It were almost sacrilegious to speak of disease in this connection. Yet humanity seems so borne down with suffering and misery that disease cannot be ignored. Indeed, Christian Scientists are not ignoring it, but are coping with and overcoming it to an extent which compels the attention of all thinking people. They are accomplishing this by discerning that with God as Life, and consequently that Life perfect and everywhere expressed, there is no place or possibility for disease. Their method of healing is prayer, by which "more things are wrought," as Tennyson says, "than this world dreams of."

But prayer, as understood in Christian Science, is much more than merely asking God to give us the good things we seem to lack, whether of health or happiness or what not. It consists, rather, in silently realizing that already we possess all needed good and that the seeming presence of sickness or distress or want is not a fact but a false appearance. This mental attitude whereby we reject thoughts of fear and hate and disease, and entertain thoughts of health and love and confidence that "underneath are the everlasting arms," draws us nigh to God.  Indeed it brings us into that oneness with Him where all that the Father has is seen to be ours.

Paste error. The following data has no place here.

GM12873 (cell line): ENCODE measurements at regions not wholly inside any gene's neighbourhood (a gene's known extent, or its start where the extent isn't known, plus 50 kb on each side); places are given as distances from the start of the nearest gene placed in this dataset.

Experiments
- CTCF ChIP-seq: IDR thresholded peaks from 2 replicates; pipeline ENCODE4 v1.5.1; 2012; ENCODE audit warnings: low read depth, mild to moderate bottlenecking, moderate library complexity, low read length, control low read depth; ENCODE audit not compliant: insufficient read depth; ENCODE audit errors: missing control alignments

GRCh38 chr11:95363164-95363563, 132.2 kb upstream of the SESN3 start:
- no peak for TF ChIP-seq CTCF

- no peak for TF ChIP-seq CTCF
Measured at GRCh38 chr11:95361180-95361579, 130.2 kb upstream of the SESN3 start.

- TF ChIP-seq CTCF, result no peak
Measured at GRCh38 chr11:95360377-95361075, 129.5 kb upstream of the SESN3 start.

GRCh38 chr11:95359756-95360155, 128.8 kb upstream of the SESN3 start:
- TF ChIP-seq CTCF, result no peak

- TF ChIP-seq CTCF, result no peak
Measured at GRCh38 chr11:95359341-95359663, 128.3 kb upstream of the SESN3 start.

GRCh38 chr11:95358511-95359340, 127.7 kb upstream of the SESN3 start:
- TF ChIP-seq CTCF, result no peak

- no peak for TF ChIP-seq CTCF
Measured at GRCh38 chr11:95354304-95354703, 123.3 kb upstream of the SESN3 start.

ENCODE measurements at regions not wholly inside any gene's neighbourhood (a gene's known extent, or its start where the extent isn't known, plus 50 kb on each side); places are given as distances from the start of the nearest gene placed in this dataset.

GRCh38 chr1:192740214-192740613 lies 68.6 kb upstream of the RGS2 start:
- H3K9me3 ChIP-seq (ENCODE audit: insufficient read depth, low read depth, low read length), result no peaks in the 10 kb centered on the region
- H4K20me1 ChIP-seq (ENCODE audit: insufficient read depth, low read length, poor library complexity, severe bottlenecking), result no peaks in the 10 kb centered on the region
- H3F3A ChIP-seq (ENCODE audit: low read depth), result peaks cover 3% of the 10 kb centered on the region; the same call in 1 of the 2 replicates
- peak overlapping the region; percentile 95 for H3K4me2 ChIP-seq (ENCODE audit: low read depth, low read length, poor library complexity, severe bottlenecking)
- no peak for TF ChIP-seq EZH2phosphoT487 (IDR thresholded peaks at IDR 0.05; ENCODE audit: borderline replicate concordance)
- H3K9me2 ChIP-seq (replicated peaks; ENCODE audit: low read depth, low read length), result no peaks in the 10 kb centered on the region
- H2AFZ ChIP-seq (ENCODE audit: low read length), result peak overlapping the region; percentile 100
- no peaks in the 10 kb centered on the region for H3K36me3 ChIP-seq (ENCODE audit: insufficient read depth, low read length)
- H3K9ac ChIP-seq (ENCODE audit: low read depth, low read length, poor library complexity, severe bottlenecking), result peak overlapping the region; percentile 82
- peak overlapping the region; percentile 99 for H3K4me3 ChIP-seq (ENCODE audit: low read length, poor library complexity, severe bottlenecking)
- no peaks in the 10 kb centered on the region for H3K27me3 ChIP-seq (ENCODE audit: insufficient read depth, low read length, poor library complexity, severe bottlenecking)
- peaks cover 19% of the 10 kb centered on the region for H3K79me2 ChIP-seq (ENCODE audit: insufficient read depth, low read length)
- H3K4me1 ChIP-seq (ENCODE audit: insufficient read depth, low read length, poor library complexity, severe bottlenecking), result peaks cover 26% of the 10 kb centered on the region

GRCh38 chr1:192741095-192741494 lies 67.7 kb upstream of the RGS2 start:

Right thoughts are invested with power and energy, for they come from the divine Mind. By clinging to them we ally ourselves with omnipotent good. They are the word of God, quick and powerful to heal and to save. And every man, woman, and child can, in large measure, think rightly, that is, insist that good and health are the actual and true, while disease and evil, whatever form they may try to assume, are illusions and falsities.  In the presence of such thinking, sickness and suffering lose their place in human consciousness and pass out of experience. They can be no part of true existence, and multitudes of people are today proving this through scientific, intelligent prayer, that is, through right thinking and doing, which lifts them into that consciousness of Life harmonious which is God.

 

Life Is Not Matter

Throughout her writings Mrs. Eddy uses the word "Life" as synonymous with God, and she maintains, in unmistakable language and with flawless logic, that God is man's life. But in so doing she makes it clear that she is referring to spiritual man, not to the material concept. She affirms that life is not in matter and does not reside in the material body. In fact, she finally disposes of matter in that wonderful statement, familiar to all Christian Scientists and found on page 468 of Science and Health: "There is no life, truth, intelligence, nor substance in matter. All is infinite Mind and its infinite manifestation, for God is All-in-all."